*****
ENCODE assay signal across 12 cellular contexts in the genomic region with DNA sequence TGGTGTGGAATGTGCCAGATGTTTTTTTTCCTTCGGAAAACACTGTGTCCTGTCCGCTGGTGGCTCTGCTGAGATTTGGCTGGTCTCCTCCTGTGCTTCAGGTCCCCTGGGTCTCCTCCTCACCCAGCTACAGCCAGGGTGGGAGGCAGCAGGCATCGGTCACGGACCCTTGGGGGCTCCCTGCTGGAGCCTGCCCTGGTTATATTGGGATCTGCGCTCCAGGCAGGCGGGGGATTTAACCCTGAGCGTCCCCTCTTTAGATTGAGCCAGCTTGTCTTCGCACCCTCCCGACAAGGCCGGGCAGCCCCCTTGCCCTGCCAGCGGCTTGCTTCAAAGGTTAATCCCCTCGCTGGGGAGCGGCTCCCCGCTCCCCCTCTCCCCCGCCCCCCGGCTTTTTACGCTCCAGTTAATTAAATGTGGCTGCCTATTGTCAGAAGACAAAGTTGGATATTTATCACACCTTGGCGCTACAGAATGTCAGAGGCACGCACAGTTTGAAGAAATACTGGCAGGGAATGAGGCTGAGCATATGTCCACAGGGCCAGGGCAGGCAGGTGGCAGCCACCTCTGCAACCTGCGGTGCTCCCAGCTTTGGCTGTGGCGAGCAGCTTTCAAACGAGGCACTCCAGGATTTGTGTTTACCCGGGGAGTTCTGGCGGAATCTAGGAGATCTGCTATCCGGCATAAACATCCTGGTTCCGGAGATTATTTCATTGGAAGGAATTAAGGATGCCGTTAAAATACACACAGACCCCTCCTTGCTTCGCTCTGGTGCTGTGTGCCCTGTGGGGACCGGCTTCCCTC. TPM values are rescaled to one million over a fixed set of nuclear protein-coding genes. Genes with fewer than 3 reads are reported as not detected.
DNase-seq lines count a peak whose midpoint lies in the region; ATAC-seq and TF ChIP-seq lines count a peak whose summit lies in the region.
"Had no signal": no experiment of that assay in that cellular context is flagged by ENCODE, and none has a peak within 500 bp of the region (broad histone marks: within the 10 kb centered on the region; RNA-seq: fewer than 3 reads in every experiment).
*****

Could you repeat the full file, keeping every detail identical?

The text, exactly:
ENCODE assay signal across 12 cellular contexts in the genomic region with DNA sequence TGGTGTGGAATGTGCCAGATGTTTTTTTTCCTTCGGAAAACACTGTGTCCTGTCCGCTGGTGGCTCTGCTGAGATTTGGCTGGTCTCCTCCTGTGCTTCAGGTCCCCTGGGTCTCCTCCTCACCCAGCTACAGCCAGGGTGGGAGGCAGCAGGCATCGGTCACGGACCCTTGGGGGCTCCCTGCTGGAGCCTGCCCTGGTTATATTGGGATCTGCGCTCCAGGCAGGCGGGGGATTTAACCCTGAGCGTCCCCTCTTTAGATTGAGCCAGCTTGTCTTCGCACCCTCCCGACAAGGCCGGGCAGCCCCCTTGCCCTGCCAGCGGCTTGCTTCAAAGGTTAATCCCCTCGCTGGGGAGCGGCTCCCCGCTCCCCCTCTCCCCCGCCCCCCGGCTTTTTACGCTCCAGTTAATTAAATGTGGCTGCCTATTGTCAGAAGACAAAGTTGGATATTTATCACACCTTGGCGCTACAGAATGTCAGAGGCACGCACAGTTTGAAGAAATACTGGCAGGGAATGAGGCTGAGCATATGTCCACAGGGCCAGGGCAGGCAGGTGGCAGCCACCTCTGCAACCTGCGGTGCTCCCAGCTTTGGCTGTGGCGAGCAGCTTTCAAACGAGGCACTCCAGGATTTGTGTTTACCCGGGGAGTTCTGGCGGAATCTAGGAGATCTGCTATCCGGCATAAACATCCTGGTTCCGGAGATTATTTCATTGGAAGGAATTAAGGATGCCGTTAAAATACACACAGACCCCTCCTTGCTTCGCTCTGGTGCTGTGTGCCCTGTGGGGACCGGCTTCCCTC. TPM values are rescaled to one million over a fixed set of nuclear protein-coding genes. Genes with fewer than 3 reads are reported as not detected.
DNase-seq lines count a peak whose midpoint lies in the region; ATAC-seq and TF ChIP-seq lines count a peak whose summit lies in the region.
"Had no signal": no experiment of that assay in that cellular context is flagged by ENCODE, and none has a peak within 500 bp of the region (broad histone marks: within the 10 kb centered on the region; RNA-seq: fewer than 3 reads in every experiment).